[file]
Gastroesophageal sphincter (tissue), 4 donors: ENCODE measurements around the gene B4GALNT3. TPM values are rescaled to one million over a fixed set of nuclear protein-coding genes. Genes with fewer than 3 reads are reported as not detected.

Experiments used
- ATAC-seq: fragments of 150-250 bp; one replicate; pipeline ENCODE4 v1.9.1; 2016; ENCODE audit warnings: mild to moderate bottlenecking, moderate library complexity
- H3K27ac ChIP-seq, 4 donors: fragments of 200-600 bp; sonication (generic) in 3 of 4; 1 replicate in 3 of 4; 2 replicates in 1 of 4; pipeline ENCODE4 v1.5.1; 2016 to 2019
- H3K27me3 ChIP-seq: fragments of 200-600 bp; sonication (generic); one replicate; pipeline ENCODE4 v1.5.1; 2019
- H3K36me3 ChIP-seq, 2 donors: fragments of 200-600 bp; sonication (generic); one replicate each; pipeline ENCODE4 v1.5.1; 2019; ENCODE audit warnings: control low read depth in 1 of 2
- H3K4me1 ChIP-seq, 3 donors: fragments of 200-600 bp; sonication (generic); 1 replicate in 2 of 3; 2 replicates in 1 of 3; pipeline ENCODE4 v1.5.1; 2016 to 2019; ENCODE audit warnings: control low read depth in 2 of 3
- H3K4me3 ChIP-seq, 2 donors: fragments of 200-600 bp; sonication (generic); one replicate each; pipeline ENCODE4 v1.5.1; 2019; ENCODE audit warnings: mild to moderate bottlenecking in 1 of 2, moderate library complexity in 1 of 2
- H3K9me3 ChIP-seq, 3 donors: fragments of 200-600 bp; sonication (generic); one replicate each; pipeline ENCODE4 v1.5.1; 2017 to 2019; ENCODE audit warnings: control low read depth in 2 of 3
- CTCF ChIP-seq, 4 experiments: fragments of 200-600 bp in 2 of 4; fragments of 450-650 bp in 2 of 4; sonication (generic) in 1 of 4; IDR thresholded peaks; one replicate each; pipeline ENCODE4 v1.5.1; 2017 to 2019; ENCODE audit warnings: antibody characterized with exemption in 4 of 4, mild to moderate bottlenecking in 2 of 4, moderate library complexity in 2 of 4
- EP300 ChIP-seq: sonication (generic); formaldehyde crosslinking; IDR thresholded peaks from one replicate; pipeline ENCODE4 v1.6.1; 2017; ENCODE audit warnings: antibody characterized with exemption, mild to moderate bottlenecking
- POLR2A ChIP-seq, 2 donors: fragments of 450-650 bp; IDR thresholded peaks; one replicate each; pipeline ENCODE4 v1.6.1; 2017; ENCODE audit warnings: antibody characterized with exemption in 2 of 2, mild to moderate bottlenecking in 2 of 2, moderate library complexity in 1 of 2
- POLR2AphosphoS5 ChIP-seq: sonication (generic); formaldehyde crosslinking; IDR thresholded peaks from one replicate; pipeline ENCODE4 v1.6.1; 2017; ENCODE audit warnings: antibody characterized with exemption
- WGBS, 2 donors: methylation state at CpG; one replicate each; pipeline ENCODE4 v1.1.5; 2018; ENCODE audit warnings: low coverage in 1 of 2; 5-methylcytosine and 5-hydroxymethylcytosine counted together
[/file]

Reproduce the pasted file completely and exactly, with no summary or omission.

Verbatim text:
Gastroesophageal sphincter (tissue), 4 donors: ENCODE measurements around the gene B4GALNT3. TPM values are rescaled to one million over a fixed set of nuclear protein-coding genes. Genes with fewer than 3 reads are reported as not detected.

Experiments used
- ATAC-seq: fragments of 150-250 bp; one replicate; pipeline ENCODE4 v1.9.1; 2016; ENCODE audit warnings: mild to moderate bottlenecking, moderate library complexity
- H3K27ac ChIP-seq, 4 donors: fragments of 200-600 bp; sonication (generic) in 3 of 4; 1 replicate in 3 of 4; 2 replicates in 1 of 4; pipeline ENCODE4 v1.5.1; 2016 to 2019
- H3K27me3 ChIP-seq: fragments of 200-600 bp; sonication (generic); one replicate; pipeline ENCODE4 v1.5.1; 2019
- H3K36me3 ChIP-seq, 2 donors: fragments of 200-600 bp; sonication (generic); one replicate each; pipeline ENCODE4 v1.5.1; 2019; ENCODE audit warnings: control low read depth in 1 of 2
- H3K4me1 ChIP-seq, 3 donors: fragments of 200-600 bp; sonication (generic); 1 replicate in 2 of 3; 2 replicates in 1 of 3; pipeline ENCODE4 v1.5.1; 2016 to 2019; ENCODE audit warnings: control low read depth in 2 of 3
- H3K4me3 ChIP-seq, 2 donors: fragments of 200-600 bp; sonication (generic); one replicate each; pipeline ENCODE4 v1.5.1; 2019; ENCODE audit warnings: mild to moderate bottlenecking in 1 of 2, moderate library complexity in 1 of 2
- H3K9me3 ChIP-seq, 3 donors: fragments of 200-600 bp; sonication (generic); one replicate each; pipeline ENCODE4 v1.5.1; 2017 to 2019; ENCODE audit warnings: control low read depth in 2 of 3
- CTCF ChIP-seq, 4 experiments: fragments of 200-600 bp in 2 of 4; fragments of 450-650 bp in 2 of 4; sonication (generic) in 1 of 4; IDR thresholded peaks; one replicate each; pipeline ENCODE4 v1.5.1; 2017 to 2019; ENCODE audit warnings: antibody characterized with exemption in 4 of 4, mild to moderate bottlenecking in 2 of 4, moderate library complexity in 2 of 4
- EP300 ChIP-seq: sonication (generic); formaldehyde crosslinking; IDR thresholded peaks from one replicate; pipeline ENCODE4 v1.6.1; 2017; ENCODE audit warnings: antibody characterized with exemption, mild to moderate bottlenecking
- POLR2A ChIP-seq, 2 donors: fragments of 450-650 bp; IDR thresholded peaks; one replicate each; pipeline ENCODE4 v1.6.1; 2017; ENCODE audit warnings: antibody characterized with exemption in 2 of 2, mild to moderate bottlenecking in 2 of 2, moderate library complexity in 1 of 2
- POLR2AphosphoS5 ChIP-seq: sonication (generic); formaldehyde crosslinking; IDR thresholded peaks from one replicate; pipeline ENCODE4 v1.6.1; 2017; ENCODE audit warnings: antibody characterized with exemption
- WGBS, 2 donors: methylation state at CpG; one replicate each; pipeline ENCODE4 v1.1.5; 2018; ENCODE audit warnings: low coverage in 1 of 2; 5-methylcytosine and 5-hydroxymethylcytosine counted together